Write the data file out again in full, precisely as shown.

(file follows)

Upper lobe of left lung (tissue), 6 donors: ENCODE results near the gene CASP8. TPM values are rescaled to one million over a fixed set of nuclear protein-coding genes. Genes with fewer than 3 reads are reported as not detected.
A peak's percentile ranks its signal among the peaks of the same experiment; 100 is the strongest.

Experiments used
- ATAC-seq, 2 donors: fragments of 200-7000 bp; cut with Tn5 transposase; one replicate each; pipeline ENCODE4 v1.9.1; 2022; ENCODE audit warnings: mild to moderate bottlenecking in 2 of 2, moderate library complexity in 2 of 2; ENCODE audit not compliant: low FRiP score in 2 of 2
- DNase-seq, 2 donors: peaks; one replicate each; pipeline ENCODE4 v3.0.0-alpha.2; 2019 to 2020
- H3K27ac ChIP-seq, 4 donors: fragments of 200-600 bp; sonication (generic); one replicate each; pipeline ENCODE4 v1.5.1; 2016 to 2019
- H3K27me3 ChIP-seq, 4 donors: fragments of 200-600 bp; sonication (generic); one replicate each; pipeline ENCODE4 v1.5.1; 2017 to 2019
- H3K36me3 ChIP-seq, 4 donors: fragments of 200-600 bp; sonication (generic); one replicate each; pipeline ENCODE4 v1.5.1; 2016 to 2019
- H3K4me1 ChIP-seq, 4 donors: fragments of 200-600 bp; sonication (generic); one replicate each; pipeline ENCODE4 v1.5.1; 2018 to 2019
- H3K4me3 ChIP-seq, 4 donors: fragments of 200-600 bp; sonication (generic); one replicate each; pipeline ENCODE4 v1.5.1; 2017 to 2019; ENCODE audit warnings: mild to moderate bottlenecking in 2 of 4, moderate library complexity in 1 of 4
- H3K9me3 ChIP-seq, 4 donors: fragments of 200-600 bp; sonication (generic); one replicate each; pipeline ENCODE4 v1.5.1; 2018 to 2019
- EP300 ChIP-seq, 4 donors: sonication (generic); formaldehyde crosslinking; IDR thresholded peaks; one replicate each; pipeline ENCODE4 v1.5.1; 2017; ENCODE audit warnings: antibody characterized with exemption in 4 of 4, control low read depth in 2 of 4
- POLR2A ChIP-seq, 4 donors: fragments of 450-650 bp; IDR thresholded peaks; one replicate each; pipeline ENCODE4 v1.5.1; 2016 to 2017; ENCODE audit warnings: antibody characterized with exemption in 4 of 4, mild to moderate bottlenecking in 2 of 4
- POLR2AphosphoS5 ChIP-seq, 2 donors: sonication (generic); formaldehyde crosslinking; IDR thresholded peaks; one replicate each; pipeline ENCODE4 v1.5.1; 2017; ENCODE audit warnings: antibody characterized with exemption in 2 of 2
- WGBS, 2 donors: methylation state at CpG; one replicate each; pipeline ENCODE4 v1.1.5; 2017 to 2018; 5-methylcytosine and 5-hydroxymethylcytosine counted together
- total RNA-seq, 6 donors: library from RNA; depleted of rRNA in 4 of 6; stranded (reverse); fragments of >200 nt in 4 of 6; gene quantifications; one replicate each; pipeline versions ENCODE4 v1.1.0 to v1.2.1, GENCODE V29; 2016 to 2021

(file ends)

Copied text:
Upper lobe of left lung (tissue), 6 donors: ENCODE results near the gene CASP8. TPM values are rescaled to one million over a fixed set of nuclear protein-coding genes. Genes with fewer than 3 reads are reported as not detected.
A peak's percentile ranks its signal among the peaks of the same experiment; 100 is the strongest.

Experiments used
- ATAC-seq, 2 donors: fragments of 200-7000 bp; cut with Tn5 transposase; one replicate each; pipeline ENCODE4 v1.9.1; 2022; ENCODE audit warnings: mild to moderate bottlenecking in 2 of 2, moderate library complexity in 2 of 2; ENCODE audit not compliant: low FRiP score in 2 of 2
- DNase-seq, 2 donors: peaks; one replicate each; pipeline ENCODE4 v3.0.0-alpha.2; 2019 to 2020
- H3K27ac ChIP-seq, 4 donors: fragments of 200-600 bp; sonication (generic); one replicate each; pipeline ENCODE4 v1.5.1; 2016 to 2019
- H3K27me3 ChIP-seq, 4 donors: fragments of 200-600 bp; sonication (generic); one replicate each; pipeline ENCODE4 v1.5.1; 2017 to 2019
- H3K36me3 ChIP-seq, 4 donors: fragments of 200-600 bp; sonication (generic); one replicate each; pipeline ENCODE4 v1.5.1; 2016 to 2019
- H3K4me1 ChIP-seq, 4 donors: fragments of 200-600 bp; sonication (generic); one replicate each; pipeline ENCODE4 v1.5.1; 2018 to 2019
- H3K4me3 ChIP-seq, 4 donors: fragments of 200-600 bp; sonication (generic); one replicate each; pipeline ENCODE4 v1.5.1; 2017 to 2019; ENCODE audit warnings: mild to moderate bottlenecking in 2 of 4, moderate library complexity in 1 of 4
- H3K9me3 ChIP-seq, 4 donors: fragments of 200-600 bp; sonication (generic); one replicate each; pipeline ENCODE4 v1.5.1; 2018 to 2019
- EP300 ChIP-seq, 4 donors: sonication (generic); formaldehyde crosslinking; IDR thresholded peaks; one replicate each; pipeline ENCODE4 v1.5.1; 2017; ENCODE audit warnings: antibody characterized with exemption in 4 of 4, control low read depth in 2 of 4
- POLR2A ChIP-seq, 4 donors: fragments of 450-650 bp; IDR thresholded peaks; one replicate each; pipeline ENCODE4 v1.5.1; 2016 to 2017; ENCODE audit warnings: antibody characterized with exemption in 4 of 4, mild to moderate bottlenecking in 2 of 4
- POLR2AphosphoS5 ChIP-seq, 2 donors: sonication (generic); formaldehyde crosslinking; IDR thresholded peaks; one replicate each; pipeline ENCODE4 v1.5.1; 2017; ENCODE audit warnings: antibody characterized with exemption in 2 of 2
- WGBS, 2 donors: methylation state at CpG; one replicate each; pipeline ENCODE4 v1.1.5; 2017 to 2018; 5-methylcytosine and 5-hydroxymethylcytosine counted together
- total RNA-seq, 6 donors: library from RNA; depleted of rRNA in 4 of 6; stranded (reverse); fragments of >200 nt in 4 of 6; gene quantifications; one replicate each; pipeline versions ENCODE4 v1.1.0 to v1.2.1, GENCODE V29; 2016 to 2021